1. Descendants say it was on the Delta, which arrived at Port Phillip from London via Adelaide 11 Dec 1850 [transcription at http://www.portphillipdistrict.info/SE_and_I_Passenger_Lists_1849-51_364.htm says only ‘Jane Short and child’ - I haven’t seen the original] This date matches Insolvency Court testimony from 1856.
  2. The Argus, 1852, December 3, p. 7.
  3. The Argus, 1853, April 18, p. 1. The allotments were at the rear of the building known in recent times as the Taiping restaurant. A boundary change following the massive junction roadworks of the early 1970 moved what was left of Nelson Street from Windsor to St Kilda.
  4. The Argus, 1853, October 13, p. 1., Advertising. The Argus, 1854, August 15, p. 1, Advertising. The Argus, 1854, September 25, p. 1, Advertising. The Argus, 1854, December 9, p. 1.
  5. SERIOUS CHARGE AGAINST THE POLICE. Geelong Advertiser and Intelligencer, 1854, May 9, p. 4 (DAILY).
  6. The Age, 1857, February 28, p. 7.
  7. The Argus, 1856, February 16, p. 3.
  8. The Suffolk Chronicle; or Weekly General Advertiser & County Express, Saturday 02 September 1837, The Ipswich Journal, Saturday 02 September 1837
  9. Bury and Norwich Post, Wednesday 08 November 1837
  10. http://person.ancestry.com.au/tree/38904870/person/19302032250/facts
  11. INSOLVENT COURT. The Age, 1856, October 15, p. 5.
  12. https://discovery.nationalarchives.gov.uk/details/r/C12308453, https://discovery.nationalarchives.gov.uk/details/r/C12308904, https://discovery.nationalarchives.gov.uk/details/r/C13145393, https://discovery.nationalarchives.gov.uk/details/r/C13145844, https://discovery.nationalarchives.gov.uk/details/r/C13145576.
  13. https://www.thegazette.co.uk/London/issue/21166/page/3527/data.pdf, Morning Post, Thursday 09 January 1851
  14. Kenneally, Christine, The Invisible History of the Human Race, Black Inc, Carlton, 2014, p. 105
  15. INSOLVENT COURT. The Age, 1857, August 6, p. 3.
  16. DISTRICT COURT. The Age, 1856, September 3, p. 2 (SUPPLEMENT TO THE AGE).
  17. DISTRICT COURT. The Age, 1856, September 3, p. 2 (SUPPLEMENT TO THE AGE).
  18. SUPREME COURT. The Argus, 1856, October 25, p. 5.
  19. SUPREME COURT. The Argus, 1856, October 25, p. 5.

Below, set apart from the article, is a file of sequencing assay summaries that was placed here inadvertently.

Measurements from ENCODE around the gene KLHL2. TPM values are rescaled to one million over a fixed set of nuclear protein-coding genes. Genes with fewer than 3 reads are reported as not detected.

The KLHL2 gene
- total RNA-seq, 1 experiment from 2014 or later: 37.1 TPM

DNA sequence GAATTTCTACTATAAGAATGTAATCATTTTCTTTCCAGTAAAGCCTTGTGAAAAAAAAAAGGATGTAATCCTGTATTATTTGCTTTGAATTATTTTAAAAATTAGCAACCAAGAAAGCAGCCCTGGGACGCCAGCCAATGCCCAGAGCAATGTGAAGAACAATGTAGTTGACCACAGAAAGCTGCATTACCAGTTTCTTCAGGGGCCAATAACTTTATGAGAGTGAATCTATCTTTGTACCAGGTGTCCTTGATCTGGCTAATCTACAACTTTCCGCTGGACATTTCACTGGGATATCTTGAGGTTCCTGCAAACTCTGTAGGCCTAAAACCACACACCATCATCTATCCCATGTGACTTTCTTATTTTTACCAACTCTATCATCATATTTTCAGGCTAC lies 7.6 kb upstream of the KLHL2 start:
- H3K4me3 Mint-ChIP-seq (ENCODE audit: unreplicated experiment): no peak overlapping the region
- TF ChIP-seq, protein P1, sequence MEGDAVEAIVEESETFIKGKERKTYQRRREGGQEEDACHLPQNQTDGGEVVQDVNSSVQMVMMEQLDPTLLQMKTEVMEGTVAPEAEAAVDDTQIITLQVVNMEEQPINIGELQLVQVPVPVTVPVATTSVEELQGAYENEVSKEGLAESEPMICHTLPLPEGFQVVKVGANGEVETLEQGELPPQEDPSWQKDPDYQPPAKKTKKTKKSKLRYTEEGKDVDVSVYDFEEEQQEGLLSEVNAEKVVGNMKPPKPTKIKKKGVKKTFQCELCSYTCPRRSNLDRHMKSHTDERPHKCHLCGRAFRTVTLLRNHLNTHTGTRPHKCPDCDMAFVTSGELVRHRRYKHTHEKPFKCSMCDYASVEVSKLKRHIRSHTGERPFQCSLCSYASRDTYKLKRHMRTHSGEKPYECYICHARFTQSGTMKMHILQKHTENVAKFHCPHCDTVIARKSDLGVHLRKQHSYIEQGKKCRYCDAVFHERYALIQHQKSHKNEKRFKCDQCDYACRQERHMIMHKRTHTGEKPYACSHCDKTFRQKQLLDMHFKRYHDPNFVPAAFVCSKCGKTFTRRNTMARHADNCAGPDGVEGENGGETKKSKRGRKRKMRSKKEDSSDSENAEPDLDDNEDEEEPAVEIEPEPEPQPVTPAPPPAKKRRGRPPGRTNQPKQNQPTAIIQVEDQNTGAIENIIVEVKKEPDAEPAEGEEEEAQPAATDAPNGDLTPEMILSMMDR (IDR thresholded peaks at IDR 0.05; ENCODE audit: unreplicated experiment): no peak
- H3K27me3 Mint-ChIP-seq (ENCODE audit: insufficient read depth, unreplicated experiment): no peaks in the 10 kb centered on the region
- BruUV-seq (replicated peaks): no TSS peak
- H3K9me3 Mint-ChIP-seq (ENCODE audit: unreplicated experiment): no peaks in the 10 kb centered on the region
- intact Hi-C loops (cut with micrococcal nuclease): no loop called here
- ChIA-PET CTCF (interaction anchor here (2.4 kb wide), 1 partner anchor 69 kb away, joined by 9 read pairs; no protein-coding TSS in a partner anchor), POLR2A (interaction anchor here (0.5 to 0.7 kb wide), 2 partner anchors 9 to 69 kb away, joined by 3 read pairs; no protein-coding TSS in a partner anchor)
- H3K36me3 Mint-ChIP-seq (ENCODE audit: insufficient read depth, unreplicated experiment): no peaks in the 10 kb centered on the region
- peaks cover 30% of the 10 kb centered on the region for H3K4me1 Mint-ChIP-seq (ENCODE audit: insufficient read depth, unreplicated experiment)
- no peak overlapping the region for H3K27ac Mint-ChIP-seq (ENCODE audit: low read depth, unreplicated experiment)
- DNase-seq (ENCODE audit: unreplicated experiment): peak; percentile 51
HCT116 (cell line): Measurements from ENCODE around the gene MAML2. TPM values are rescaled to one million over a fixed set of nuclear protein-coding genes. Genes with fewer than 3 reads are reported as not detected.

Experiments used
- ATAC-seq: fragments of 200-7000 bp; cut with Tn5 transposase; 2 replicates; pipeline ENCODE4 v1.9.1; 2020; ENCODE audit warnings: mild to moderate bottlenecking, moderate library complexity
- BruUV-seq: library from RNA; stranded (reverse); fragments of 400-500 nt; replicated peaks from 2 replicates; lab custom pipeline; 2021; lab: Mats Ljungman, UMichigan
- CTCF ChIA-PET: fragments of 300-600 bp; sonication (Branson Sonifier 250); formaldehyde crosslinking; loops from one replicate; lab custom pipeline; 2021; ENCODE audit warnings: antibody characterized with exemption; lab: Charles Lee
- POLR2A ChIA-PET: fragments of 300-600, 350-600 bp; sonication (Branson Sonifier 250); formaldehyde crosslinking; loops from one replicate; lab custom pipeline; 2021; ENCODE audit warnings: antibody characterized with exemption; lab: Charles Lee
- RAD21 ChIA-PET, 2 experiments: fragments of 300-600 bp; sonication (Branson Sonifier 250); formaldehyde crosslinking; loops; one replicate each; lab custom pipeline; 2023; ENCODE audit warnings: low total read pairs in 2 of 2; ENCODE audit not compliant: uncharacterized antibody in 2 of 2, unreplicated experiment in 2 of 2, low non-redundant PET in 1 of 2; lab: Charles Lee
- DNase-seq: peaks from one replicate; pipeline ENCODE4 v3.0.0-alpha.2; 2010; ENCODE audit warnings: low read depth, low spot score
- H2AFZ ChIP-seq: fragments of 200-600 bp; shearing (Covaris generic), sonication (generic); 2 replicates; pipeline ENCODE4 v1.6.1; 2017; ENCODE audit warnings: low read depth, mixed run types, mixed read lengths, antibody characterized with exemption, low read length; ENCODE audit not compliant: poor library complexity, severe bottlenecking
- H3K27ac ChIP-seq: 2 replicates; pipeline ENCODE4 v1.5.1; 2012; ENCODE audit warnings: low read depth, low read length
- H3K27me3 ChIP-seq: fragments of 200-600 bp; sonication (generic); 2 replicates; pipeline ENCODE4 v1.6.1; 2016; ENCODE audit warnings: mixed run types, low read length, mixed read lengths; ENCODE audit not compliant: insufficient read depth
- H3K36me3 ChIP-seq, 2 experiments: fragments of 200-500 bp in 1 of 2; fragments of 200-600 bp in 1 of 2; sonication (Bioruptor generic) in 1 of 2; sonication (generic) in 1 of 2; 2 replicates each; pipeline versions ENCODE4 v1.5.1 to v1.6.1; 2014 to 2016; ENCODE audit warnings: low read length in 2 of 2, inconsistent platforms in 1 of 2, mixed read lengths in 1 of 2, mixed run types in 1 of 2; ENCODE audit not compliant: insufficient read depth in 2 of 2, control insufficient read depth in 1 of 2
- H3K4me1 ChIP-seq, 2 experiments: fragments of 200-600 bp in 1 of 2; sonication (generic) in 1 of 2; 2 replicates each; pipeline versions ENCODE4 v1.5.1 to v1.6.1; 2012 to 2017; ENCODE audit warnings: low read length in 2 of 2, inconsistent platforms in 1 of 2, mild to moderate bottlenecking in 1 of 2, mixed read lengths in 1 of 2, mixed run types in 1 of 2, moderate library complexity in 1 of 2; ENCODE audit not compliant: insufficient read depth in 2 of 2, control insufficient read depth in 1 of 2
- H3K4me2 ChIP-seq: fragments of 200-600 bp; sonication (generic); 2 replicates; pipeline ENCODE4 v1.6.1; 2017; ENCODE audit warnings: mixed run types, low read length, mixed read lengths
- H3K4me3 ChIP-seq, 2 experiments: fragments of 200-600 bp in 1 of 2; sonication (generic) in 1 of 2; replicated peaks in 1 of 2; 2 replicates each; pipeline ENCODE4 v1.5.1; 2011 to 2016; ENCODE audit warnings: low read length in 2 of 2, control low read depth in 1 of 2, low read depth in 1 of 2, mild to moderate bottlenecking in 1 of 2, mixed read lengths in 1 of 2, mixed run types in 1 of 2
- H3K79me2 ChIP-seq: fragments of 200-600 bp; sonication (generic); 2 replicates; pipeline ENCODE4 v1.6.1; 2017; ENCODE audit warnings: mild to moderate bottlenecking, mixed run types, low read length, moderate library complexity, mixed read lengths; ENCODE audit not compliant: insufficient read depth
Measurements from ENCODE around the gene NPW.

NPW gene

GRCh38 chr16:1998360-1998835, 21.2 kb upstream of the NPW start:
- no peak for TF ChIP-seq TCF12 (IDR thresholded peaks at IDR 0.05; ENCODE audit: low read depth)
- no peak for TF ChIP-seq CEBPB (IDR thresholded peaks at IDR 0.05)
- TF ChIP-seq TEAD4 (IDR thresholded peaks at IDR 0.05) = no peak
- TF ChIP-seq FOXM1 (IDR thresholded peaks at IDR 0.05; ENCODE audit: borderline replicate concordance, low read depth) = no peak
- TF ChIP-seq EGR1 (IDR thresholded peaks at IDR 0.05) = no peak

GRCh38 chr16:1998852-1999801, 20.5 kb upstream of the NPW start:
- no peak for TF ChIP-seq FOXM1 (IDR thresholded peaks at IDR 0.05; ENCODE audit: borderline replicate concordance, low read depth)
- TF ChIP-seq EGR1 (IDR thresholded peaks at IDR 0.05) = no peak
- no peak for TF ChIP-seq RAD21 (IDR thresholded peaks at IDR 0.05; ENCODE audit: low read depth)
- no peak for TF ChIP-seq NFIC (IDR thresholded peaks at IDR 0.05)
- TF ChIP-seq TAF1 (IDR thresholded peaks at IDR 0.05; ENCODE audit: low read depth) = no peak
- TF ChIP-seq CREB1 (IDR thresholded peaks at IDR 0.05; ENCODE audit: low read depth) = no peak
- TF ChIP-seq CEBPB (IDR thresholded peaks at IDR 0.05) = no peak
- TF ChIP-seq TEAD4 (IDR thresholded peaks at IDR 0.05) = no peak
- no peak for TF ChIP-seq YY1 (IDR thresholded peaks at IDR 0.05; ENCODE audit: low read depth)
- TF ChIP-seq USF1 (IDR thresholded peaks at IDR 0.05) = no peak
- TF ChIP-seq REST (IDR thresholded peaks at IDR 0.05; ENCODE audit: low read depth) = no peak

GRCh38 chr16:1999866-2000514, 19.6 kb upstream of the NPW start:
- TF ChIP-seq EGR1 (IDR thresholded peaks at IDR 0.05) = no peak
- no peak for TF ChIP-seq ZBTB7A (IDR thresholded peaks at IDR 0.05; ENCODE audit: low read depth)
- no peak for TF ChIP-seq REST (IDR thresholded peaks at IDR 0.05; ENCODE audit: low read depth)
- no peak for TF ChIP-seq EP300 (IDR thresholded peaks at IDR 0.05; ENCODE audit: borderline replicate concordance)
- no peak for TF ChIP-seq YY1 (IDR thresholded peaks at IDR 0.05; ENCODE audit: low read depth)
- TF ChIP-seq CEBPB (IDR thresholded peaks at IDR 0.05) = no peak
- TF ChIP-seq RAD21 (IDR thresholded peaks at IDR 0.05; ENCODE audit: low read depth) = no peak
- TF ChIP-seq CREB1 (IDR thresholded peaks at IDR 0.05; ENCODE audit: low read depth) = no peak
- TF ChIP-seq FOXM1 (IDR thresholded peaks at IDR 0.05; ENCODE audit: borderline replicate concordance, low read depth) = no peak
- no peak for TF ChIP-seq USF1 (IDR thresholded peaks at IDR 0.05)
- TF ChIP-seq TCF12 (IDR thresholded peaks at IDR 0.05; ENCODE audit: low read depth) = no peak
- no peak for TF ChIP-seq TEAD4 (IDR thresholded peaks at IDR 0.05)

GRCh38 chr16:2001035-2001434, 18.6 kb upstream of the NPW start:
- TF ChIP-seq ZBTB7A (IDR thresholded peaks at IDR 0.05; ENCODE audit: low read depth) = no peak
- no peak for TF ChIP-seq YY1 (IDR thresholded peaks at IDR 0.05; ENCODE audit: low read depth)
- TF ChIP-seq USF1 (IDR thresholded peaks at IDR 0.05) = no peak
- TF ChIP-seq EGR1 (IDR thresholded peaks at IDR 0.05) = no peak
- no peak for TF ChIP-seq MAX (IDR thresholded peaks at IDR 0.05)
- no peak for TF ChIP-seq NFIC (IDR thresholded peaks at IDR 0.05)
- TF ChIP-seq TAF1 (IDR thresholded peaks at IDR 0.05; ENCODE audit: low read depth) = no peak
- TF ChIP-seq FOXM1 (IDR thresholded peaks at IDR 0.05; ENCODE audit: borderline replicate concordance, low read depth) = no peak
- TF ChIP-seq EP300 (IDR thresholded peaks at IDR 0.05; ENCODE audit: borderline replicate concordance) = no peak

20. INSOLVENT COURT. The Argus, 1856, October 15, p. 5.
  21. CITY AND SUBURBAN POLICE. Leader, 1866, February 17, p. 3.
  22. INSOLVENT COURT. The Argus, 1856, October 15, p. 5.
  23. INSOLVENT COURT. The Age, 1856, November 12, p. 7.
  24. INSOLVENT COURT. The Argus, 1856, December 17, p. 6.
  25. The Age, 1857, February 28, p. 7.
  26. The Age, 1857, June 8, p. 7.
  27. The Argus, 1858, September 16, p. 3.
  28. THE LAW COURTS. The Age, 1857, October 23, p. 6.
  29. The Argus, 1864, March 31, p. 7.
  30. Information from family, December 2016.
  31. The Argus, 1859, December 10, p. 5.
  32. The Telegraph, St Kilda, Prahran and South Yarra Guardian, 1870, September 3, p. 4.
  33. THURSDAY, MARCH 18. The Telegraph, St Kilda, Prahran and South Yarra Guardian, 1869, March 20, p. 3.
  34. The Telegraph, St Kilda, Prahran and South Yarra Guardian, 1870, December 17, p. 7.
  35. The Argus, 1870, December 14, p. 6.
  36. The Argus, 1871, March 22, p. 6.
  37. Public Records Office, VPRS 7417 Register of Patients.
  38. Public Records Office, VPRS 7399/P1 Case Books of Male Patients
  39. Victoria Police Gazette of 24 September 1872
  40. Ditto 11 March 1873
  41. Public Records Office, VPRS 7399/P1 Case Books of Male Patients
  42. THURSDAY, APRIL 29. The Telegraph, St Kilda, Prahran and South Yarra Guardian, 1875, May 1, p. 3.
  43. http://person.ancestry.com.au/tree/38904870/person/19302032250/facts (also BDMI)
  44. THE GAZETTE. The Argus, 1864, July 13, p. 6.